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Earnhardt breaks 143-race victory drought

With Kyle Busch already effectively out of contention from his earlier engine failure, this was the second blow of the day for JGR: and the the third came quick on its heels at the restart on lap 132 when the remaining team member Denny Hamlin spun off at turn 4 after contact with Ryan Newman - and the right hand side of the #11 promptly burst into flames as it tried to make it onto pit lane. That left Hamlin scrambling to get out of the smoke-filled cockpit with help from crew members from Ryan Newman and Kyle Busch's pit stalls, while safety officials fired every fire extinguisher in their possession in the car's direction.

"I thought for a second there I was okay [but] something exploded in the front, and it caught on fire," said Hamlin afterwards. "I've never actually been in that position before," he added. "I'd seen it with other guys, but I've never known what it's actually like. But it gets hot!

"One good thing at least is that Ryan's guys came and got me out, and a couple of the #18 guys," he continued. "NASCAR is a family, and any time anyone is in trouble, everyone is going to try to help. It's good that those guys were around and willing to take a chance."

Earnhardt led Gordon, Bowyer, Stewart and Biffle at the third restart attempt in the space of 15 laps. This was more successful - so much so that the race would now run green all the way to the end - and Stewart got the best jump of all to quickly move into second spot behind Junior.

Everyone needed to make one more pit stop for fuel and tyres, and that happened under green around lap 165, after which Earnhardt was once again restored to the lead this time with a gap of around a second and building rapidly over Stewart, who looked comfortably in charge of the rest of the field headed by Biffle, Johnson and Kenseth as the laps wound down.

With 15 laps to go, Eanrhardt had a lead of 2.5 seconds and was comfortably in control - but given his wretched luck at times in the past when it also looked like nothing could stop him from ending his winless streak, Earnhardt and everyone in the Hendrick camp couldn't have been more anxious or on edge as the seconds ticked past. Surely fate couldn't be so cruel to Junior Nation to deprive him of the win now?

"There you go buddy, white flag," came crew chief Steve Letarte's voice over the team radio, at which point about 82,000 people at Michigan collectively held their breath for the next 40s until there was an explosion of sound and celebration as the cheers welcomed the #88 home across the finish line.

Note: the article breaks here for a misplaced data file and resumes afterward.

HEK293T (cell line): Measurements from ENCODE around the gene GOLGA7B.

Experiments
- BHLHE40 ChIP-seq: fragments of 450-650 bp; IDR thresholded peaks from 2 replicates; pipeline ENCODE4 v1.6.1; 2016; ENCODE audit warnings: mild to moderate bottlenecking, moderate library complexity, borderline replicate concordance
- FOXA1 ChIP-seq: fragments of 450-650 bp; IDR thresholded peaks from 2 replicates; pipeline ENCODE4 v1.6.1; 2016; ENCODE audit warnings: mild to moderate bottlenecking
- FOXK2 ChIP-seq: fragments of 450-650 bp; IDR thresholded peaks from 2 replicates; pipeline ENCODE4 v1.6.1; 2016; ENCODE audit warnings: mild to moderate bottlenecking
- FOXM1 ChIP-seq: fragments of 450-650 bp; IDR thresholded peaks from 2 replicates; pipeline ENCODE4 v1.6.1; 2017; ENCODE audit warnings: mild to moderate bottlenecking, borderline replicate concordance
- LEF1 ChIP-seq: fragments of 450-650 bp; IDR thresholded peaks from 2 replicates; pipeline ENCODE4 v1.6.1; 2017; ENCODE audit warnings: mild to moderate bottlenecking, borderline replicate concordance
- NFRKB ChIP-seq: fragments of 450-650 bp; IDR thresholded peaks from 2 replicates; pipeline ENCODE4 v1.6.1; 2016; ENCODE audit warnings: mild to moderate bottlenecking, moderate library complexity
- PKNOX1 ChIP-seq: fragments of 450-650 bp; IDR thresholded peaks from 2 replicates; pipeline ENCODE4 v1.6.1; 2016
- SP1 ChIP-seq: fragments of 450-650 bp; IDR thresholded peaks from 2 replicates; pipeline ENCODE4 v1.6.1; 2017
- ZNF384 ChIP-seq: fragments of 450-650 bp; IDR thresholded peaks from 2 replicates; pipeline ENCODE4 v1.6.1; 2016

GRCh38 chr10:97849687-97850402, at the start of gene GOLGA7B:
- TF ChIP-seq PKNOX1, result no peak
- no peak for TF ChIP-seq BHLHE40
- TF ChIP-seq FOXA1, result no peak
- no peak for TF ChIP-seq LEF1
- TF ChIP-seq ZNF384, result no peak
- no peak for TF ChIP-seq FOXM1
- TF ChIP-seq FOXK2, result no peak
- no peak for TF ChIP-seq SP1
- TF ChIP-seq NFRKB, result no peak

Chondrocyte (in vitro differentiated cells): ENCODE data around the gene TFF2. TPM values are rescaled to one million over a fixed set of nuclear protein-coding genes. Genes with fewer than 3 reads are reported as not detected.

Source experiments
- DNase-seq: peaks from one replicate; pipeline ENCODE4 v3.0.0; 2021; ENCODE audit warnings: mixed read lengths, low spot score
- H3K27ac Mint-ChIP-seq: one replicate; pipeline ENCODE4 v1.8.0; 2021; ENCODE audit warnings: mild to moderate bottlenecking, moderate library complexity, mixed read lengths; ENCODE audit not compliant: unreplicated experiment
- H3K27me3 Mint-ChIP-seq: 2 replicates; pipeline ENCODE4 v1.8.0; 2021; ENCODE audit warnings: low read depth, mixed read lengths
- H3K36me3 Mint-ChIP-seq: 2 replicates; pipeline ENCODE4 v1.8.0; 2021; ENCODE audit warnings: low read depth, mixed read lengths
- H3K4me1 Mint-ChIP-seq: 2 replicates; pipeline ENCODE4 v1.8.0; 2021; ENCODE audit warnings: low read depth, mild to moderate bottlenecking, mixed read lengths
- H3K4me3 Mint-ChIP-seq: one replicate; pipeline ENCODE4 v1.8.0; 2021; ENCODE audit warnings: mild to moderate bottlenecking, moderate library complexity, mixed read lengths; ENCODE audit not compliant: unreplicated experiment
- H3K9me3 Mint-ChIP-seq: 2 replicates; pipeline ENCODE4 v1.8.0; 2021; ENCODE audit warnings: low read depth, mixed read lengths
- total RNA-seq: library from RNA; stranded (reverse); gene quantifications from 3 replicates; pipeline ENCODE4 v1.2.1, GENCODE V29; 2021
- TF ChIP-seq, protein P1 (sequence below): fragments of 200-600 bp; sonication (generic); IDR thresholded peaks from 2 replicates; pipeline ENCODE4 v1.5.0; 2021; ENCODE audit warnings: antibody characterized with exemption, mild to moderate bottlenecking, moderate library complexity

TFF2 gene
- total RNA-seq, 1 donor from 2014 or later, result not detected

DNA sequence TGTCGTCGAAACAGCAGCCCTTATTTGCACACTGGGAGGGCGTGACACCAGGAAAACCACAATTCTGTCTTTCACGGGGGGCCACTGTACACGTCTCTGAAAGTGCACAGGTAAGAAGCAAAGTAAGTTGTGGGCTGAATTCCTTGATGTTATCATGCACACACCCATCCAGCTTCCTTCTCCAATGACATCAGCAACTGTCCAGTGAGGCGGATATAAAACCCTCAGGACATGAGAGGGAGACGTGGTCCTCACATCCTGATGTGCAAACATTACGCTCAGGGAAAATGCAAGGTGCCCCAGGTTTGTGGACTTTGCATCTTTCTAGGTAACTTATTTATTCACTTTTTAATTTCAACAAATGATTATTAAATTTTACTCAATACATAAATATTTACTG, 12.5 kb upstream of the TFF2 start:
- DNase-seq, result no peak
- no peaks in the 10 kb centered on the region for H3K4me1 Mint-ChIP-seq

"Hell, yeah," said Earnhardt over the radio. "I don't know what to say." He'd found his voice by the time he made it to the post-race interviews in victory lane, however.

"Man, this is incredible. I just didn't know when it would happen. I knew it was going to happen, just didn't know when," he insisted. "We were getting pretty impatient. I gotta give Steve Letarte and my team - the team he puts around us - all the credit.

"Last year we couldn't really get better, we just stayed the same all year. This year we've been faster and faster - hopefully we can win some more races!" he said, adding his thanks to "All the fans for sticking behind us through all these years trying to get back to victory lane. I'd say this win right here is more for them than anybody because they've supported us through everything. So, we really appreciate that."

About the only man not joining in the celebrations was Tony Stewart, who finished in second.




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Jimmie Johnson, driver of the #48 Lowe`s Pro Services Chevrolet, celebrates in Victory Lane after winning the NASCAR Sprint Cup Series FedEx 400 Benefiting Autism Speaks at Dover International Speedway on May 31, 2015 in Dover, Delaware.  (Photo Credit: Photo by Daniel Shirey/NASCAR via Getty Images)
Jimmie Johnson, driver of the #48 Lowe`s Pro Services Chevrolet, is cheered by his team while celebrating with a burnout after winning the NASCAR Sprint Cup Series FedEx 400 Benefiting Autism Speaks at Dover International Speedway on May 31, 2015 in Dover, Delaware. (Photo Credit: Photo by Nick Laham/Getty Images)
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